Gary Alley

A Parable of Dirt

A Parable of Dirt

Every Friday night, many Jewish families gather and welcome the Shabbat, or Sabbath.  At this weekly traditional gathering, God is thanked for his provision, specifically with blessings related to two elements—the wine and the bread.  This is, because the entire meal in biblical and Jewish tradition can be summed up by those two things—wine symbolizes drink and bread represents food.  

Are We “People of the Book”?

Are We “People of the Book”?

It can be argued that the spread of Christianity was empowered by its universal message, making it highly compatible in many cultures and languages.  Yet, that strength can also be a weakness, when the shifting winds of culture and language blow back on the original biblical meaning and context.  To safeguard the gospel message, a robust relationship with Hebrew and Greek are essential for the future of the Evangelical church.

"I Desire Relationship Not Sacrifice"

"I Desire Relationship Not Sacrifice"

This past week we ended the holiday of Hanukkah or “Dedication” that commemorates when Judah Maccabee restored the purity of Jerusalem’s temple after having been desecrated by Gentiles with their pagan sacrifices. Among other things, Judah’s forces tore down the altar that had borne the blood of pigs, and rebuilt a new one in its place. Having completed the remodeling, Judah celebrated this rededication for eight days at the end of 164 BC. At the heart of Hanukkah is restoration of pure sacrifice.

An Ancient Yom Kippur Mashup-->Jesus Mixing the Prophet Isaiah

An Ancient Yom Kippur Mashup-->Jesus Mixing the Prophet Isaiah

There is only one story in the gospels where Jesus reads from the Scripture when he was in his hometown synagogue. At some point after the destruction of the First Temple in 587 B.C., Jews first began meeting in synagogues every Sabbath—or Shabbat—and reading from the five books of Moses. Those first books of Hebrew Scripture—Genesis, Exodus, Leviticus, Numbers, and Deuteronomy—also known as the Torah, formed the core scripture readings in the synagogue every Shabbat.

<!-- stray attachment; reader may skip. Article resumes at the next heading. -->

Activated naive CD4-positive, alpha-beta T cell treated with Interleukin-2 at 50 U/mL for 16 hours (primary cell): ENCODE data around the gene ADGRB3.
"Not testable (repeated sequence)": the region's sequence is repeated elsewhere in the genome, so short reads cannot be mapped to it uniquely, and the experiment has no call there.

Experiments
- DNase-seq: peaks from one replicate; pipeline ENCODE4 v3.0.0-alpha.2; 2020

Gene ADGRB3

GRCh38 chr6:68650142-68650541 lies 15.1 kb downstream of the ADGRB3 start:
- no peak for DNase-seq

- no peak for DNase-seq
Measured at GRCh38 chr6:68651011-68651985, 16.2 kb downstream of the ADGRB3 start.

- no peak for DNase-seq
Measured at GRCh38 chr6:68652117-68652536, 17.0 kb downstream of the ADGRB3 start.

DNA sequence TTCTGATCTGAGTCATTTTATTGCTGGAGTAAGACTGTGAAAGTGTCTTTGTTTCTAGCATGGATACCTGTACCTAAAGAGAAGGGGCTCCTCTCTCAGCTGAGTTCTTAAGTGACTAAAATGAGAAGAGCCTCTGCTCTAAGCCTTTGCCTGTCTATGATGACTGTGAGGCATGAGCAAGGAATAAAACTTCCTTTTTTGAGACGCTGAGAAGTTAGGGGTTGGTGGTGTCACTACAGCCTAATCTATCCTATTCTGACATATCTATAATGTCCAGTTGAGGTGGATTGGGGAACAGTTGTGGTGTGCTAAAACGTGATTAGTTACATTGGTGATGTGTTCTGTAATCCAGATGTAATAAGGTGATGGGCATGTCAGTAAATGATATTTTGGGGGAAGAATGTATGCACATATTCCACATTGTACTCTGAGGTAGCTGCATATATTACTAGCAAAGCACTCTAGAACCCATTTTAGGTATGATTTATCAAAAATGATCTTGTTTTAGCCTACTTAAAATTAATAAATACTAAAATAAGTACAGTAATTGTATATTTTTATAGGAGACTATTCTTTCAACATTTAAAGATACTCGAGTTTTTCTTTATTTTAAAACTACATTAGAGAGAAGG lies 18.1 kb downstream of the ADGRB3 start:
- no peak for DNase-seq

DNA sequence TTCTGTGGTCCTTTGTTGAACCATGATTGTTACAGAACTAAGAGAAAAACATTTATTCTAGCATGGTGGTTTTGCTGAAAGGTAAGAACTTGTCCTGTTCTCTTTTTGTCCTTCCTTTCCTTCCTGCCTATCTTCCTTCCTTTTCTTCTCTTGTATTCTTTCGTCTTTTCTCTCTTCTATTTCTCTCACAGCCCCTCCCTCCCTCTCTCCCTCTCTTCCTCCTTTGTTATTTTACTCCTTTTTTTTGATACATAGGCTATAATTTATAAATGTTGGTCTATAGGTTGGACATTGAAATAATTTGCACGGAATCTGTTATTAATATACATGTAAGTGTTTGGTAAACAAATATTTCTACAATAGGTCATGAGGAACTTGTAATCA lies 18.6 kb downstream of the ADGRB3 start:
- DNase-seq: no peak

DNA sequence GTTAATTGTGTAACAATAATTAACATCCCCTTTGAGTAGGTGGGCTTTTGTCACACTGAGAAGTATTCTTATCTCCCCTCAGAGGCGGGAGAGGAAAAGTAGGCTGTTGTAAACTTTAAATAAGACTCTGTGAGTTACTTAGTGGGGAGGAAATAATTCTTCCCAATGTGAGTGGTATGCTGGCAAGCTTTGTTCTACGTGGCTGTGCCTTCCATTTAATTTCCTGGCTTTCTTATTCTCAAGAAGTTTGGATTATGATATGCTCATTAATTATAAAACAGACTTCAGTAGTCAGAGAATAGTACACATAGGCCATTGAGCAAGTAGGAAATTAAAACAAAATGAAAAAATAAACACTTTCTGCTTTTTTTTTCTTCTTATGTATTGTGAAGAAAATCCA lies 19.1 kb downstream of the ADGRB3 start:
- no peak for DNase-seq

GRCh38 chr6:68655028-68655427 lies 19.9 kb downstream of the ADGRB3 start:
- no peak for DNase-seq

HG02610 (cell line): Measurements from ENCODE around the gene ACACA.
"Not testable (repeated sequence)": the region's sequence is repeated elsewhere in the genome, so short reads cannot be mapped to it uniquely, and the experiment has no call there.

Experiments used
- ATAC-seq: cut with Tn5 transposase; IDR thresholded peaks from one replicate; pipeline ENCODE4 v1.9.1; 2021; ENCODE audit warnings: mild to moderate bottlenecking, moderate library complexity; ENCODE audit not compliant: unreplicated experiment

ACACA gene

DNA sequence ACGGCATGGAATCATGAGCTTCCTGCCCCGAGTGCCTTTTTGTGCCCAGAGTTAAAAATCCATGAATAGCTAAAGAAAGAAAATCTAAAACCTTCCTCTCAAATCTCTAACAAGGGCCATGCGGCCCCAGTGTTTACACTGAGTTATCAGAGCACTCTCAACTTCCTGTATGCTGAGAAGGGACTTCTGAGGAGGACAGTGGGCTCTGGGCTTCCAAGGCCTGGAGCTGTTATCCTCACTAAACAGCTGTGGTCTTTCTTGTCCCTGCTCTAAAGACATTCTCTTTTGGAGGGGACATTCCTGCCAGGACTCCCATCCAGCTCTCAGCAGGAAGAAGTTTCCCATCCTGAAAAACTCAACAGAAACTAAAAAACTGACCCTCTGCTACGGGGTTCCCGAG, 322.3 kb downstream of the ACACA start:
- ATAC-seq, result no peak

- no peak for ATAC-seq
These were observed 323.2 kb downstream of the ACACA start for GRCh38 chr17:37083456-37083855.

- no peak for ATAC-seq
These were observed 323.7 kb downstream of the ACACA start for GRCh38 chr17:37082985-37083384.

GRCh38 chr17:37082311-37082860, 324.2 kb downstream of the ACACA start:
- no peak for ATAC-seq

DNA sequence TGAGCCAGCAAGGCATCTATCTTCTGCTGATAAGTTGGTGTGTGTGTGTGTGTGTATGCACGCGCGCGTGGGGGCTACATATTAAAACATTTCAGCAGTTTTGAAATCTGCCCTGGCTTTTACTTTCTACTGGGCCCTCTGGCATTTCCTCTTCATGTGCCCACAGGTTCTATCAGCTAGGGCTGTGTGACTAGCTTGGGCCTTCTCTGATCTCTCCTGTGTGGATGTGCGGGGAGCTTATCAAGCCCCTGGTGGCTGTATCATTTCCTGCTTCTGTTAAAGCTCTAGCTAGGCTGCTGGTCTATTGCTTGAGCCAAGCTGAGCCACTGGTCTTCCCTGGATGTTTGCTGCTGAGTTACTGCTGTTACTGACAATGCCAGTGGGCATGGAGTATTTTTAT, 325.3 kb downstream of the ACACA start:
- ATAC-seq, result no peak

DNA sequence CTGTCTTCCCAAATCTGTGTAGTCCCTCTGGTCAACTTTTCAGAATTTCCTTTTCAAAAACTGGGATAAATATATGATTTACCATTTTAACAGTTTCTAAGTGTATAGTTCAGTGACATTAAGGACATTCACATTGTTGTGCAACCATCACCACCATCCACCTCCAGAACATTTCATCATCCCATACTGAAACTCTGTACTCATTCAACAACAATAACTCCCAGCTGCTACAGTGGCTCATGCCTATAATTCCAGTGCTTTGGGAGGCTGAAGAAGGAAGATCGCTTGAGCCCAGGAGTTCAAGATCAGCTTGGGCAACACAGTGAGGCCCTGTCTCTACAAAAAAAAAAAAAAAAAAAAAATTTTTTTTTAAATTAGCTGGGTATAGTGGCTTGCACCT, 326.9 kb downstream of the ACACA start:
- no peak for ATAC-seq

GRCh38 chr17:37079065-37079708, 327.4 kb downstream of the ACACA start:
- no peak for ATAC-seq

When God's Home Was Destroyed

When God's Home Was Destroyed

The writer of Lamentations sits astonished. The unbelievable has happened. It is the 6th century B.C. and the holy city of Jerusalem is no more, and its temple—the House of God—is razed. The city of the Judean kings is plundered and left bare. David’s descendants have been murdered, raped, and enslaved. Bodies of old and young lie in the road; like an apocalyptic nightmare, the famished survivors wander the ravaged streets like zombies, even eating their children.

9-11's Long Shadow on Today's "Terrorism"

9-11's Long Shadow on Today's "Terrorism"

As the World Trade Center Towers in New York City fell on September 11th fifteen years ago as a result of Islamic extremist attacks, those of us still living then knew the world had suddenly entered a new era of fear. While the annals of history have always been scribbled in the blood of millions who have died in war, 9-11 has proven to be a portent of the 21st century’s slippery struggle with an elusive enemy.

The "War on Terror" Fifteen Years Later: From New York to Orlando

The "War on Terror" Fifteen Years Later:  From New York to Orlando

On September 20, 2001, President George W. Bush declared a "War on Terror" in the aftermath of the Islamic extremist group, Al-Qaeda’s, September 11th attacks on the United States. Interestingly, similar words were first used by the Reagan Administration in 1984 when it called for a “war against terrorism” in reaction to the bombing of the American and French barracks in Beirut which was linked to the Islamic Republic of Iran.

Fear the Walking Refugees?

We are all witnesses to a seismic moment in modern history. It is being called the greatest refugee crisis since World War II as hordes of desperate men, women, and children from lands of chaos and conflict seek safety and hope in Europe. The news over the past weeks has been dominated by apocalyptic scenes of crowds swarming razor wire fences and overwhelmed police trying to contain the tens of thousands.

A Tale of Two Churches

Recently, two famous churches on two different continents were attacked within hours, or possibly even minutes, of each other. One attack was against the Emanuel African Methodist Episcopal Church in Charleston, South Carolina, a historic African American church. On Wednesday evening, June 17th, Dylann Roof entered the church joining a Bible study for about an hour before opening fire around 9 p.m. killing nine people.

Birth Pangs of a Jewish Nation

Last week, Israel celebrated its birth. Following the Jewish calendar, on the 5th of Iyyar, 67 years ago in Tel Aviv, David Ben Gurion and the Jewish National Council declared the establishment of the modern Jewish state. Yet, before every birth, there are labor pangs, and before those travails a fetus has slowly developed in the wake of conception. The modern state of Israel’s birth was much more than one miraculous day.